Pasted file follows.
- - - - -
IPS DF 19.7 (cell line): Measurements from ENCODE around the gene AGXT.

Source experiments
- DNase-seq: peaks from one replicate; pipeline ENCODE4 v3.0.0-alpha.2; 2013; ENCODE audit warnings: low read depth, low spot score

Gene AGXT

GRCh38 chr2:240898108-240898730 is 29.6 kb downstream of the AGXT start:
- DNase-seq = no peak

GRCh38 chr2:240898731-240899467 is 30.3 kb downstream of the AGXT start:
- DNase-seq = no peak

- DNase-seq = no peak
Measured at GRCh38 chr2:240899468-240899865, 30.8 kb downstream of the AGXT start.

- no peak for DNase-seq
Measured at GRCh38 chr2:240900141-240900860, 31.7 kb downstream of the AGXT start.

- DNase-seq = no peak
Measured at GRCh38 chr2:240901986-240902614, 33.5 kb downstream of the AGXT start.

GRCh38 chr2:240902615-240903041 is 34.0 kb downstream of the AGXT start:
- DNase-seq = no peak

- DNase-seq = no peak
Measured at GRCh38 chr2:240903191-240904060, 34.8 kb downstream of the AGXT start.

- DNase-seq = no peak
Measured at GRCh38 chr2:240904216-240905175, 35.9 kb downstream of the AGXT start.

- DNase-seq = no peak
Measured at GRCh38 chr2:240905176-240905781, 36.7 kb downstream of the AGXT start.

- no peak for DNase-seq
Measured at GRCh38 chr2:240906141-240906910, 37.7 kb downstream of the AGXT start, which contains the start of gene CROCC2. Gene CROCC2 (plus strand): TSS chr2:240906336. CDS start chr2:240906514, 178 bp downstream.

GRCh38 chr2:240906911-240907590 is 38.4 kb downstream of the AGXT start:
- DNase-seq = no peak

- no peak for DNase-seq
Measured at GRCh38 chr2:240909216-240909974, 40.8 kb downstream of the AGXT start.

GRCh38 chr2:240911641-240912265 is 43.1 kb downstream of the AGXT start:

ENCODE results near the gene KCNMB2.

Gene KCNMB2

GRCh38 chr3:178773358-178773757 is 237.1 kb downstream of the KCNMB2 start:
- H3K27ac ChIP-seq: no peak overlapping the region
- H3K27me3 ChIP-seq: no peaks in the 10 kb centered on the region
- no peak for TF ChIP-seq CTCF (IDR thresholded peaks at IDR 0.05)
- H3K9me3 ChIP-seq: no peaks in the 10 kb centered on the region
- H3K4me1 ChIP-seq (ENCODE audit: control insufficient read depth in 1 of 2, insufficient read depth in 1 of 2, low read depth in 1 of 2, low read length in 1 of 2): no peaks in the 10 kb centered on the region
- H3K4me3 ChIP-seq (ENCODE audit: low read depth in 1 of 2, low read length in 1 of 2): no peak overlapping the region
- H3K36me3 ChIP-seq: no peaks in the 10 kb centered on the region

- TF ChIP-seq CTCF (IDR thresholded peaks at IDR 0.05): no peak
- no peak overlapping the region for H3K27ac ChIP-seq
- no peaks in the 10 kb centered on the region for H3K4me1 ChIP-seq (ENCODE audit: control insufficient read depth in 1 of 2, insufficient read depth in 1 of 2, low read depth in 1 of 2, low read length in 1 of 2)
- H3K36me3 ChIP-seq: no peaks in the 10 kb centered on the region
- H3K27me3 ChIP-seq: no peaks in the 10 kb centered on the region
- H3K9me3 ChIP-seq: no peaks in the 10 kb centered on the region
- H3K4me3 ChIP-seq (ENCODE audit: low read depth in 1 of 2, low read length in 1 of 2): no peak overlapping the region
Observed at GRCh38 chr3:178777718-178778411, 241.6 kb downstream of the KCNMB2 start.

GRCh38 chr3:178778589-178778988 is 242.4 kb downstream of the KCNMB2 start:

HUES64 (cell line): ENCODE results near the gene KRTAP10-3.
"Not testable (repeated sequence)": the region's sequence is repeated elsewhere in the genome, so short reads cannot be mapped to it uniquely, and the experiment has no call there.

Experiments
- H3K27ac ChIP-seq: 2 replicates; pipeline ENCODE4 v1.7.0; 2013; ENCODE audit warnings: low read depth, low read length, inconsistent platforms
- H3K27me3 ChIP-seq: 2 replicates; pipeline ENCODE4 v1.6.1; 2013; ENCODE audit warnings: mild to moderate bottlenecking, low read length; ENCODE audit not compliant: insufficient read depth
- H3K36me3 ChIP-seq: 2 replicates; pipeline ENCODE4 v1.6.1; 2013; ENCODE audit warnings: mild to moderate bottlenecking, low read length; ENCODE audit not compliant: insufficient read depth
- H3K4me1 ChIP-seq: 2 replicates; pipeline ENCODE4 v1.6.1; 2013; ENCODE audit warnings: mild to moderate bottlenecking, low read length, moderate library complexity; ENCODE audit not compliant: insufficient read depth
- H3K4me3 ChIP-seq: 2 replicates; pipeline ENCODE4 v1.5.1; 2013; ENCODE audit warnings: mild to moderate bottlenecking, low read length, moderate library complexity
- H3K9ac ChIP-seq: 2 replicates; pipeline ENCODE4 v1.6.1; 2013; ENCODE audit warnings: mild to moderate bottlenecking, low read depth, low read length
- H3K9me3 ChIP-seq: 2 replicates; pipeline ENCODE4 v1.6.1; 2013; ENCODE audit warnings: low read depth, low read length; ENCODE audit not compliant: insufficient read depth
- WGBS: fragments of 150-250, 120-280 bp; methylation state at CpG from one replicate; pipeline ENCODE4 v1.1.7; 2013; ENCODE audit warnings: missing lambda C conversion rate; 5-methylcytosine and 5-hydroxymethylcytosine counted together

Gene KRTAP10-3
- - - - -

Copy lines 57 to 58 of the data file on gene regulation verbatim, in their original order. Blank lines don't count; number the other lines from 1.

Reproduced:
- H3K9ac ChIP-seq: 2 replicates; pipeline ENCODE4 v1.6.1; 2013; ENCODE audit warnings: mild to moderate bottlenecking, low read depth, low read length
- H3K9me3 ChIP-seq: 2 replicates; pipeline ENCODE4 v1.6.1; 2013; ENCODE audit warnings: low read depth, low read length; ENCODE audit not compliant: insufficient read depth